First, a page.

Advanced Modelling of Ludomotor Games
Mujika García, Mikel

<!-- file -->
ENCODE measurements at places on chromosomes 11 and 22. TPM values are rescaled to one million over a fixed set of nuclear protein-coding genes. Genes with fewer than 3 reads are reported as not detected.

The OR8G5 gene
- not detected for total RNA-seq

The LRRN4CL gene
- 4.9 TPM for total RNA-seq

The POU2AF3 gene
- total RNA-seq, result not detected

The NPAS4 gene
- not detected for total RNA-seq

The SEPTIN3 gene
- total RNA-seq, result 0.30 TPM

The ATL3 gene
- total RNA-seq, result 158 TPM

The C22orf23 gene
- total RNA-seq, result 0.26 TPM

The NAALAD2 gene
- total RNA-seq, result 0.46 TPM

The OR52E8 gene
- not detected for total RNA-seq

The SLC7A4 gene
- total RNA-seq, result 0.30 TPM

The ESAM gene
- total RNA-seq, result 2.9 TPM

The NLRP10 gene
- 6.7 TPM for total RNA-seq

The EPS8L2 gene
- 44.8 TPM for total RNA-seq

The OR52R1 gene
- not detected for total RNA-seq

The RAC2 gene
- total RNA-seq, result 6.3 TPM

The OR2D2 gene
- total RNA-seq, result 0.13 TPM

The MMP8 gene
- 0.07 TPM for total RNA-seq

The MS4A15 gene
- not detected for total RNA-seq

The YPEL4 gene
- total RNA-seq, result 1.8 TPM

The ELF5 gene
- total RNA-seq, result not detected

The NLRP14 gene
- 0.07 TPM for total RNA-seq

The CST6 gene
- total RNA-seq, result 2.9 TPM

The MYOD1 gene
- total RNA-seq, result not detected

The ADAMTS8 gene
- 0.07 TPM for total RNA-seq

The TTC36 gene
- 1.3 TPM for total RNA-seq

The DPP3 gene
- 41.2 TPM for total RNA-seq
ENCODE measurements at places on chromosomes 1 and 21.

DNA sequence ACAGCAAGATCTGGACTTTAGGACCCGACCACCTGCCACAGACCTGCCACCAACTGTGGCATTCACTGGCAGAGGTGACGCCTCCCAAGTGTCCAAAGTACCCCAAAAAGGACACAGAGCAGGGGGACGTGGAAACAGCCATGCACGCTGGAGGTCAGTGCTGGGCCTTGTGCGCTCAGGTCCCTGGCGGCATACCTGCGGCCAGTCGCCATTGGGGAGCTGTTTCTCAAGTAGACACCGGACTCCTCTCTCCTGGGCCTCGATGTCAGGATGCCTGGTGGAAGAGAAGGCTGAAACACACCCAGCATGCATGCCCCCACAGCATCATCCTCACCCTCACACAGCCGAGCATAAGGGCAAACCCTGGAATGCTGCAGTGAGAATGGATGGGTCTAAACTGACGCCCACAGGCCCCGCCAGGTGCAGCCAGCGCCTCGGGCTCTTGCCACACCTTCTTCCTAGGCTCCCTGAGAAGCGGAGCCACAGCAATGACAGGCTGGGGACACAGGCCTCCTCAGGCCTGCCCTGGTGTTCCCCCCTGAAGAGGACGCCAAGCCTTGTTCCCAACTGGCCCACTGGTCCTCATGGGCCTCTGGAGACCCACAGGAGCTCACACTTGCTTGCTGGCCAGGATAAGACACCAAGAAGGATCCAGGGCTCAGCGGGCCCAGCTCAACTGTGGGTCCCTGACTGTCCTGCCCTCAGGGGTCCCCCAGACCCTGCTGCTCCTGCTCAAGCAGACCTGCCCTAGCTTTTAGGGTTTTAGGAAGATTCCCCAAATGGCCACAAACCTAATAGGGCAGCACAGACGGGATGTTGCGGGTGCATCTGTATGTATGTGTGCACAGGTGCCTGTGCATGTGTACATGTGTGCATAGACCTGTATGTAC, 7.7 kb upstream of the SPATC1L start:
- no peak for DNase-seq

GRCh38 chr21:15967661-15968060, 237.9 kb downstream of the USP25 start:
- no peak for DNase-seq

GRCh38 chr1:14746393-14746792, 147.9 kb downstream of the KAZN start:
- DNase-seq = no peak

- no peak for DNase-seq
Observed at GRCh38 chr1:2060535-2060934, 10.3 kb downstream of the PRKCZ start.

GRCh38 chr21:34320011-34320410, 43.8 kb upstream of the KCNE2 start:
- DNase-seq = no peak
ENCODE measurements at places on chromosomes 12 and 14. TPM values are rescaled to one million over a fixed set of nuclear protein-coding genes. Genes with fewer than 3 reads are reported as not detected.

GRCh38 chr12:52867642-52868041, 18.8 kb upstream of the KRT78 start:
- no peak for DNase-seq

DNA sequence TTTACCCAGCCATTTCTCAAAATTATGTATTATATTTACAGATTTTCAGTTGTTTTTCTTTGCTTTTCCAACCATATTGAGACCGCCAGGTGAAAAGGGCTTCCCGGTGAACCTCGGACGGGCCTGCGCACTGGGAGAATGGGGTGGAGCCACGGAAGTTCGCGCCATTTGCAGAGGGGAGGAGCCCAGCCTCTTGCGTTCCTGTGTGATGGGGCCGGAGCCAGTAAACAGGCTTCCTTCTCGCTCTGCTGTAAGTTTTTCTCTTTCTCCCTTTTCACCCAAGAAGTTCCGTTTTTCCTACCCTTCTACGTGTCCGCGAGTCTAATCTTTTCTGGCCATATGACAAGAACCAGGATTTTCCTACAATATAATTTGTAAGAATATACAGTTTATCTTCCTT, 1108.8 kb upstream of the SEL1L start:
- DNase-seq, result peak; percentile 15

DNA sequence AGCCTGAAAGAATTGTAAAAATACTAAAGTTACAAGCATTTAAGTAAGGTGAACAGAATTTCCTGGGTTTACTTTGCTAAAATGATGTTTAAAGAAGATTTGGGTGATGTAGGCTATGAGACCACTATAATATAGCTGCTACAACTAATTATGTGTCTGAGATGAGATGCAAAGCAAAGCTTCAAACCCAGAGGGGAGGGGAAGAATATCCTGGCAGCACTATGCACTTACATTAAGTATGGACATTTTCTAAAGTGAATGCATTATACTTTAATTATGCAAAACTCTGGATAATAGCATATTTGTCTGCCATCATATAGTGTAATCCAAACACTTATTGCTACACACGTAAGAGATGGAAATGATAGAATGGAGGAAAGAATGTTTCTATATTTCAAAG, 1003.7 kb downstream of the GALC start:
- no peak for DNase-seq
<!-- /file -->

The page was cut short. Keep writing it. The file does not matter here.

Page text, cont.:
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Pierre Parlebas is a French professor in sport sociology, mathematician, psychologist, but above everything, a physical education (PE) teacher. He pursues the study of society from the structures of the games. He proposes the Motor Praxiology in order to study the motor action, which is oriented by a logic of a specific situation. As a good scientist he started looking for objective measurable variables, elements that could lead to the understanding of the e↵ects of the internal logic of the situations. Parlebas understands the PE as the education of the motor conduct which is created by a motor action and its meaning. According to him, the situations of the sporting games orient the motor conduct of the players, and consequently, their motor action. The curiosity as a PE teacher to understand sporting games, due to their power to orientate the motor conducts, pushed him to build mathematical models of ludomotor games, that is, models of the objective structures of the internal logic of games which took the name of universals. A model is a simplified representation of a given reality which is generally designed to study, explain or predict phenomena. Universals were models proposed by Pierre Parlebas, maybe, the specific knowledge that PE teachers need in order to carry out their job: educate the motor conduct. As a future PE teacher,I also feel the same curiosity as Parlebas did. If I want to be a good PE teacher, should not I understand the logic of the situations of the games?. Knowing that the motor action represents the common denominator of all the physical practises and confers its own identity to the PE, I consider necessary to know all the possibilities, e↵ects and functioning of the sporting games. In this project we are going to continue with the modelling activity suggested by Parlebas but using modern computational resources, in other words, we are going to make advanced modelling of the ludomotor games. For that, we are going to analyse a game called 4 corners, a game easy to model and already modelled by Parlebas in 1973. Our proposal covers two main elements: 1) the study of the mathematical analysis of the 4 corners game and its integration. 2) a new approach for the observation and utilization of computational tools to do that analysis.